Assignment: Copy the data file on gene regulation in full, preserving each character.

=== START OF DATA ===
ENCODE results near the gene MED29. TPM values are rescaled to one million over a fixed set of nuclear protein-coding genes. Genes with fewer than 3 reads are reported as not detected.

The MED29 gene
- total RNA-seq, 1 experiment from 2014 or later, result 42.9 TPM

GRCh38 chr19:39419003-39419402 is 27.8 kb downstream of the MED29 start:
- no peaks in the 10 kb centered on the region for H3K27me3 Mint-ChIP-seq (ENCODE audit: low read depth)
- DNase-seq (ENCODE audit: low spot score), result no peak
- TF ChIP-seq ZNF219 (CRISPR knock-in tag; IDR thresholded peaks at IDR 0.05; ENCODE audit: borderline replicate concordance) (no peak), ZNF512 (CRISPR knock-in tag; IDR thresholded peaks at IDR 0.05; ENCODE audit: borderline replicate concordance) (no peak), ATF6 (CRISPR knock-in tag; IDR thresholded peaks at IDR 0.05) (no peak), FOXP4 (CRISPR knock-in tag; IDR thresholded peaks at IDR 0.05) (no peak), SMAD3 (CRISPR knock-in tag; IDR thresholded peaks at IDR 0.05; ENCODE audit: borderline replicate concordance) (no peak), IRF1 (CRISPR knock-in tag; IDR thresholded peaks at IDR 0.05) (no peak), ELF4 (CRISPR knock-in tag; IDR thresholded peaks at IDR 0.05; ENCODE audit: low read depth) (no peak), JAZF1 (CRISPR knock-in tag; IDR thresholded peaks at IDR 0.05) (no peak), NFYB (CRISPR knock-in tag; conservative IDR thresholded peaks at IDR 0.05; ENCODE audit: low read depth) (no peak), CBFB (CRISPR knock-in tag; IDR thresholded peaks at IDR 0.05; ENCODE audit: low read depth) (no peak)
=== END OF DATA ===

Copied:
ENCODE results near the gene MED29. TPM values are rescaled to one million over a fixed set of nuclear protein-coding genes. Genes with fewer than 3 reads are reported as not detected.

The MED29 gene
- total RNA-seq, 1 experiment from 2014 or later, result 42.9 TPM

GRCh38 chr19:39419003-39419402 is 27.8 kb downstream of the MED29 start:
- no peaks in the 10 kb centered on the region for H3K27me3 Mint-ChIP-seq (ENCODE audit: low read depth)
- DNase-seq (ENCODE audit: low spot score), result no peak
- TF ChIP-seq ZNF219 (CRISPR knock-in tag; IDR thresholded peaks at IDR 0.05; ENCODE audit: borderline replicate concordance) (no peak), ZNF512 (CRISPR knock-in tag; IDR thresholded peaks at IDR 0.05; ENCODE audit: borderline replicate concordance) (no peak), ATF6 (CRISPR knock-in tag; IDR thresholded peaks at IDR 0.05) (no peak), FOXP4 (CRISPR knock-in tag; IDR thresholded peaks at IDR 0.05) (no peak), SMAD3 (CRISPR knock-in tag; IDR thresholded peaks at IDR 0.05; ENCODE audit: borderline replicate concordance) (no peak), IRF1 (CRISPR knock-in tag; IDR thresholded peaks at IDR 0.05) (no peak), ELF4 (CRISPR knock-in tag; IDR thresholded peaks at IDR 0.05; ENCODE audit: low read depth) (no peak), JAZF1 (CRISPR knock-in tag; IDR thresholded peaks at IDR 0.05) (no peak), NFYB (CRISPR knock-in tag; conservative IDR thresholded peaks at IDR 0.05; ENCODE audit: low read depth) (no peak), CBFB (CRISPR knock-in tag; IDR thresholded peaks at IDR 0.05; ENCODE audit: low read depth) (no peak)